This week I was able to attend the DSCC 2011 conference near my home in Las Vegas, NV. (Any reason to hit the tables, right?)
a world leader in Product Lifecycle Management (PLM). [It] provides solutions that enable businesses of every size and sector around the globe to design, simulate, and experience tomorrow’s products with [its] partners, from suppliers to consumers.
Disclaimer: I attended the conference for free and was granted media access.
Right now, DS’s applications are traditional (read: on-premise or client-server based.) DS’s software and applications are admittedly too bulky and complex. As presently constituted, DS’s products are not sufficiently simple to install, maintain, and use. Moreover, they are not sufficiently open to encourage third-party innovation. As a result, potential partners are unlikely to develop apps for the company’s products. This is both a short- and long-term challenge.
Maintaining an organization’s status quo is sually not conducive to building a true platform.
Charlès’ candor was refreshing and atypical of many of his contemporaries. To his credit, Charlès realizes that this is not tenable–and he’s taking steps to ameliorate things. Maintaining his organization’s status quo is certainly not conducive to building a true platform, something about which I asked him point-blank. The company is already working on deploying its apps in the cloud.
Emulating the Right Model
Charlès spoke highly of the Force.com model as I do in The Age of the Platform. Ideally, DS will create a platform that will allow others to easily create their own intellectual property (IP). And this shouldn’t be a discrete event; partners should be incentivized keep the innovation coming.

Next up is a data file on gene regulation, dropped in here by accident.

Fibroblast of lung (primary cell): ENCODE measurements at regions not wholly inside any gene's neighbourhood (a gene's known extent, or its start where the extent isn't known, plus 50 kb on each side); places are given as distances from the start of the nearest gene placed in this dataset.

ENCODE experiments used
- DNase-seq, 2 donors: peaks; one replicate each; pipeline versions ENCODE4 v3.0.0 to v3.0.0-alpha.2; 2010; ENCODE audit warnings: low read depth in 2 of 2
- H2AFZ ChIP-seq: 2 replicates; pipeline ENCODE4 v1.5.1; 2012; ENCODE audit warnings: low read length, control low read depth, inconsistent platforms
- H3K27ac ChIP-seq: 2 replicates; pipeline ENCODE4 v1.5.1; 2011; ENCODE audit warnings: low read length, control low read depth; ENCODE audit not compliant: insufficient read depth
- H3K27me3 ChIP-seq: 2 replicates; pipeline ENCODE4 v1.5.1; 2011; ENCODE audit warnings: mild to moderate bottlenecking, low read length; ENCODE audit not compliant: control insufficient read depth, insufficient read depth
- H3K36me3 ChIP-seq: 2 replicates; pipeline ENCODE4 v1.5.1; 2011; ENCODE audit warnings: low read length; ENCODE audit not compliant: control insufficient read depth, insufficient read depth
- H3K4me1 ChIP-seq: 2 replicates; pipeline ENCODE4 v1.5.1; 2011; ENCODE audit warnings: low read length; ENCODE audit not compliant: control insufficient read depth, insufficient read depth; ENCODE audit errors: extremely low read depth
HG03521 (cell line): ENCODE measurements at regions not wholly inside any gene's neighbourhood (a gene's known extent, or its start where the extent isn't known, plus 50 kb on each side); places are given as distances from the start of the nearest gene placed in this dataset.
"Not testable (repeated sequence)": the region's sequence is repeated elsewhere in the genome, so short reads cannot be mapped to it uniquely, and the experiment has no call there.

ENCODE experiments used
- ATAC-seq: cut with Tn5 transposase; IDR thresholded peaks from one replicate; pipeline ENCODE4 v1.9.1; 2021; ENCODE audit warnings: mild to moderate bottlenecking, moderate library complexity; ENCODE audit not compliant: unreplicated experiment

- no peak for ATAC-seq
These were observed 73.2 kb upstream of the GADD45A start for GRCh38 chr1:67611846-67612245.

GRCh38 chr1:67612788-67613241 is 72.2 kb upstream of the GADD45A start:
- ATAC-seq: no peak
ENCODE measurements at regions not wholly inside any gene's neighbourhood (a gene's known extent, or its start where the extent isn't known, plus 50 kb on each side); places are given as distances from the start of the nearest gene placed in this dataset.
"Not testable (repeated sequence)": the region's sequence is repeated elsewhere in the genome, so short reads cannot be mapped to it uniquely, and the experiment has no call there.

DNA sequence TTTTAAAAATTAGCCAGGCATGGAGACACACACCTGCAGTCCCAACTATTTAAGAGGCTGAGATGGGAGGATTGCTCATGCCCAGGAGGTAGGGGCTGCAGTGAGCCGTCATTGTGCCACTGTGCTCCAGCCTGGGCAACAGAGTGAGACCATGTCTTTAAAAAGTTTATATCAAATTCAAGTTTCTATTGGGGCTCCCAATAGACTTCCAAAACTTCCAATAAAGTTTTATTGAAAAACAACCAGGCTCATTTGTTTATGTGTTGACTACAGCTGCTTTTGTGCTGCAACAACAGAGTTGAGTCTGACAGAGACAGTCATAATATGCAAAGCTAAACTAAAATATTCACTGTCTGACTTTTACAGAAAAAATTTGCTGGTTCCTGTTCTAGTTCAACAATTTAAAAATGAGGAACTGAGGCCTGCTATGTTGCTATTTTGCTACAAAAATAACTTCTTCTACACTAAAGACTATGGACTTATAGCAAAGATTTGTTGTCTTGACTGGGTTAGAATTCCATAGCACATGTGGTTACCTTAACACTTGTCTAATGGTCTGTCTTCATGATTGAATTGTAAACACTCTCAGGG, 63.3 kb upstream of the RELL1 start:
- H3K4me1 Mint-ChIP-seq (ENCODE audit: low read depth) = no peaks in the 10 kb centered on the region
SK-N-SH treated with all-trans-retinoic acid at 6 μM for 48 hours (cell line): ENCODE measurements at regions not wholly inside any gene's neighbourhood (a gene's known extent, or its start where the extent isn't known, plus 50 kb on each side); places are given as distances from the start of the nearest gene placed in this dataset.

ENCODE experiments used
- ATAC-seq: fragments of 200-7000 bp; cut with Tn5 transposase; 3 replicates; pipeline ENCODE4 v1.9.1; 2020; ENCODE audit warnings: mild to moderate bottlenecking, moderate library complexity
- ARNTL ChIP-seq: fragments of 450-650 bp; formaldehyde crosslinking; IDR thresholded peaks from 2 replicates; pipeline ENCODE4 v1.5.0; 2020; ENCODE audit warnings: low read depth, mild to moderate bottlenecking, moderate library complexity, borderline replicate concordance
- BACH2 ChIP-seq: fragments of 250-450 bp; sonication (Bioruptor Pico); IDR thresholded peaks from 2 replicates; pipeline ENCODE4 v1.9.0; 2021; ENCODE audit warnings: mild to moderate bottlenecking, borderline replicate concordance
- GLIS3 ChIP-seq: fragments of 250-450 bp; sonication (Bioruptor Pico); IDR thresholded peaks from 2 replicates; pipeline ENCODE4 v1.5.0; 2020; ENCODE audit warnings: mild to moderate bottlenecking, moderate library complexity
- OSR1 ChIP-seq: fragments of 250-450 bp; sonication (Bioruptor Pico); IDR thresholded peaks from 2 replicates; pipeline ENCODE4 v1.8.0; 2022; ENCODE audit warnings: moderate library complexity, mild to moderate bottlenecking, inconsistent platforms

Of course, you don’t “get to the cloud” or create a platform overnight. Further, building a robust ecosystem takes time–and current clients rightfully expect a cogent game plan. Charlès notes that, in the future, DS will offer a number of different options for DS’ clients:
- On-premise software–i.e., a continuation of its current infrastructure for clients unwilling to go to the cloud.
- Running its software on a public cloud
- Providing a virtualized environment for predefined set of companies (multi-tenant)
- Offering a country-specific cloud
In the enterprise space, any software vendor faces a major challenge: it has to strike the right balance between leading and following. Many of DS’s clients are large, conservative organizations. As such, they tend frown upon their software vendors telling them about major changes in direction, architecture, and licensing without giving them sufficient time to prepare.
This should be interesting to watch. Charlès clearly gets it; he understands the power of the cloud, ecosystems, and platforms. For a number of reasons, however, many companies have historically struggled reconfiguring their applications and architectures. Microsoft readily comes to mind. There’s no cloud “switch” on any application, much less complex ones that support manufacturing, retail, and other large enterprises.
What say you?